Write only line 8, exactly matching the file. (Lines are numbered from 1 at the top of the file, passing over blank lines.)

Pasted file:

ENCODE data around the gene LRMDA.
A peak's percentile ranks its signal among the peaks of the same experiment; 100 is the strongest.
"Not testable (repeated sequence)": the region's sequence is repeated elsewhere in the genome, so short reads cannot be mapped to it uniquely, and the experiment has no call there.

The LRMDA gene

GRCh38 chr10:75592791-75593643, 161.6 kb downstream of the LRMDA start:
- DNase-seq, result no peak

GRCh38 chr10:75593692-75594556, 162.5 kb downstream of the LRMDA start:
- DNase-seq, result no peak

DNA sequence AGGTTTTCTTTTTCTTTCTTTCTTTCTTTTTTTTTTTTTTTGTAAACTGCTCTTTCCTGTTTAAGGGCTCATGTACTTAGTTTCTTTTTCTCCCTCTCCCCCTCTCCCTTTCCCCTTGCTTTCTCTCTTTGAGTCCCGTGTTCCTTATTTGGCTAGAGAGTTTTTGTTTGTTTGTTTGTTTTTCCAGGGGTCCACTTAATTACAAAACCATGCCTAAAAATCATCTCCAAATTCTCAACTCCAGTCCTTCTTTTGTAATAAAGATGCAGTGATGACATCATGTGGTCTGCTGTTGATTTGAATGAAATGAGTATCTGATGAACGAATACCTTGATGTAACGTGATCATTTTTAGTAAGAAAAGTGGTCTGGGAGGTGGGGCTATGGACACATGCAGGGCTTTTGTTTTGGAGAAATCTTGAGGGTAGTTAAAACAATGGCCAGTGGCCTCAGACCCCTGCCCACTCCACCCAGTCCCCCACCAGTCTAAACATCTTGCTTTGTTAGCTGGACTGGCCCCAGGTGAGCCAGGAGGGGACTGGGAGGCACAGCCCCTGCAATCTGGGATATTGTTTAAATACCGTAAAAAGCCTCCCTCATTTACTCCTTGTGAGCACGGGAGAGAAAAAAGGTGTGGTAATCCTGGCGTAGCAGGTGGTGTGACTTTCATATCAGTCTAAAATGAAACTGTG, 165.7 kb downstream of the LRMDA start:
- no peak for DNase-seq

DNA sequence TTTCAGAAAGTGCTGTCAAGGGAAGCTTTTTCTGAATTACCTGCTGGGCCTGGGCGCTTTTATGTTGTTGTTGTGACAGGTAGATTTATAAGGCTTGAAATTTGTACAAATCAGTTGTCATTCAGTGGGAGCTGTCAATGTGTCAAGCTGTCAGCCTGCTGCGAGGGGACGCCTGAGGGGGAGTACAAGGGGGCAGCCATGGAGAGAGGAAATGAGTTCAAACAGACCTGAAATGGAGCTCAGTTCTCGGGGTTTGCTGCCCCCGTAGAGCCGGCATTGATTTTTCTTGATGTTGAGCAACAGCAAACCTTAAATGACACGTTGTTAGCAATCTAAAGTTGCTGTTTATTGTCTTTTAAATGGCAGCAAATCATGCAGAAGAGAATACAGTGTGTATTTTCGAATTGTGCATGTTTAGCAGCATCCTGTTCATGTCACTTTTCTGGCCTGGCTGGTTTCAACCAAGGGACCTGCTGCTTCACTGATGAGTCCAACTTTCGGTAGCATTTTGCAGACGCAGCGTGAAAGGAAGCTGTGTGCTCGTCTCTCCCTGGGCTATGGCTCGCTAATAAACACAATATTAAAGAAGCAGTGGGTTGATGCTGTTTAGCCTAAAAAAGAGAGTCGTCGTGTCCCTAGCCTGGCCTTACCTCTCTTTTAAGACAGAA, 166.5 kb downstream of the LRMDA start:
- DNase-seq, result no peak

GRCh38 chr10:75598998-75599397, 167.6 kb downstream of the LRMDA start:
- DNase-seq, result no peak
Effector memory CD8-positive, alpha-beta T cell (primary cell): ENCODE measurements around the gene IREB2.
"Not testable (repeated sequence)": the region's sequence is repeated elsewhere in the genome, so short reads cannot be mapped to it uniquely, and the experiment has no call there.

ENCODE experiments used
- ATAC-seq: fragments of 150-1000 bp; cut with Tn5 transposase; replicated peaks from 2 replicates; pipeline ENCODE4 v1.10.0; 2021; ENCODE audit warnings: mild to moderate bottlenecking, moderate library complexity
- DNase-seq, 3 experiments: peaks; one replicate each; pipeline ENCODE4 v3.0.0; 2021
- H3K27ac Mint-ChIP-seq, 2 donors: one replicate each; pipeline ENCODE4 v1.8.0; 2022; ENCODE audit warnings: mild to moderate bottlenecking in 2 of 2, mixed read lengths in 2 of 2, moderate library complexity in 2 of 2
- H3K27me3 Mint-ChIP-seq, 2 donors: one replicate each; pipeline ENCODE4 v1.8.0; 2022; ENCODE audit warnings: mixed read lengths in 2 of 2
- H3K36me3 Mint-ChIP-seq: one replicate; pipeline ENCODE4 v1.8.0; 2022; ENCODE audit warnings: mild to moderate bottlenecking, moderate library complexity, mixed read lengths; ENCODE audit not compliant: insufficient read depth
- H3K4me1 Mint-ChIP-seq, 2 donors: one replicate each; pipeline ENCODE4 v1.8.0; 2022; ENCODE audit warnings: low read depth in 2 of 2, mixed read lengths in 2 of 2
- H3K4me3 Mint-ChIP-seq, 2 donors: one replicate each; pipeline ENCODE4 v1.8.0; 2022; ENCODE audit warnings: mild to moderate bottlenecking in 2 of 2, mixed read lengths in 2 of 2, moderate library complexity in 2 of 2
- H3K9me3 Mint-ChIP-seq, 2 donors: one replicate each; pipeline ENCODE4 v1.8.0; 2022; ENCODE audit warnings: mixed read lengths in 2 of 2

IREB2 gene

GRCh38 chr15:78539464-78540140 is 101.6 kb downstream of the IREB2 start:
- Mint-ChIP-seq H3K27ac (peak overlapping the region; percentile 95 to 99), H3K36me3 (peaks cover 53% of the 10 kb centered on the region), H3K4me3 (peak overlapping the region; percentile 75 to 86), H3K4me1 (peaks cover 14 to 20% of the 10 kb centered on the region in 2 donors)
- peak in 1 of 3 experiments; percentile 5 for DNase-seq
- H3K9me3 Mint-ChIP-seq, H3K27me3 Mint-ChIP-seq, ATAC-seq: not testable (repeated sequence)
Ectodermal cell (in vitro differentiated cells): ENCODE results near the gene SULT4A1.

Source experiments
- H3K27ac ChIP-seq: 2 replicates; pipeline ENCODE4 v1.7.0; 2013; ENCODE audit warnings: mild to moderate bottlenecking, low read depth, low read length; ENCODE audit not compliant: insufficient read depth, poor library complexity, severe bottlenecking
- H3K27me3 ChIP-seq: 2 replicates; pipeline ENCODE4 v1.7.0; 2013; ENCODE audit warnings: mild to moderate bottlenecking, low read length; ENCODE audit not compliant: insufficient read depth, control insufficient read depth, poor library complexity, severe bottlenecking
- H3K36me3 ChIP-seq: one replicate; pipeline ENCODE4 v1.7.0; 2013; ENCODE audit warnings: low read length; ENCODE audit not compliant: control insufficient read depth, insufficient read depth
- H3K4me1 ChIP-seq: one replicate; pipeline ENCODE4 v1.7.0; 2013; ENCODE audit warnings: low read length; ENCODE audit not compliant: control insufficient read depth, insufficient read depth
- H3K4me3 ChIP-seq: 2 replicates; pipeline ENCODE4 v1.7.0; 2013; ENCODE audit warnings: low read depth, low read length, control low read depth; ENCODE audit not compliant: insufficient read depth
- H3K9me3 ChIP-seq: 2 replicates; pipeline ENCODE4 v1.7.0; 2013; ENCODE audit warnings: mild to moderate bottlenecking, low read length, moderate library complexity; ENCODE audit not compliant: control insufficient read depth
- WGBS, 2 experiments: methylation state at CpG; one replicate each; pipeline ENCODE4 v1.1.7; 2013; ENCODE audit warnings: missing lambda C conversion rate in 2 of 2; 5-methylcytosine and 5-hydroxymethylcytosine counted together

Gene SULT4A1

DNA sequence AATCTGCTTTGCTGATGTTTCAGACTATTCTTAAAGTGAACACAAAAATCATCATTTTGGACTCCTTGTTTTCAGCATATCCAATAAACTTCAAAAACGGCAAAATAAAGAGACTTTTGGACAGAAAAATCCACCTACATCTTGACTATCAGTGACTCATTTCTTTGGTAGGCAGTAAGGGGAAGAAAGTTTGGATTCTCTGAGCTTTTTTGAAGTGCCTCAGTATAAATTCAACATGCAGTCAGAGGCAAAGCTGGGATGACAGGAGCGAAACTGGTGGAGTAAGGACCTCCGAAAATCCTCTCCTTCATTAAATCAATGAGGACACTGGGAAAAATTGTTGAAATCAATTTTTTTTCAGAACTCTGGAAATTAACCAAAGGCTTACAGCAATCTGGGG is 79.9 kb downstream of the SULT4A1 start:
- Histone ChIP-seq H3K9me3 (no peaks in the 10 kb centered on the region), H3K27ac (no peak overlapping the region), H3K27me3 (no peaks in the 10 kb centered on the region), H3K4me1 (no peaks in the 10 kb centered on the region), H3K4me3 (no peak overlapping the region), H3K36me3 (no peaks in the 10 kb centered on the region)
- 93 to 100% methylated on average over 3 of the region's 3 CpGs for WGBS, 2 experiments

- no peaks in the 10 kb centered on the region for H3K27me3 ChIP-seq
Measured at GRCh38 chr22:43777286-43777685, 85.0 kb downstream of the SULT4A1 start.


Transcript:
- DNase-seq, result no peak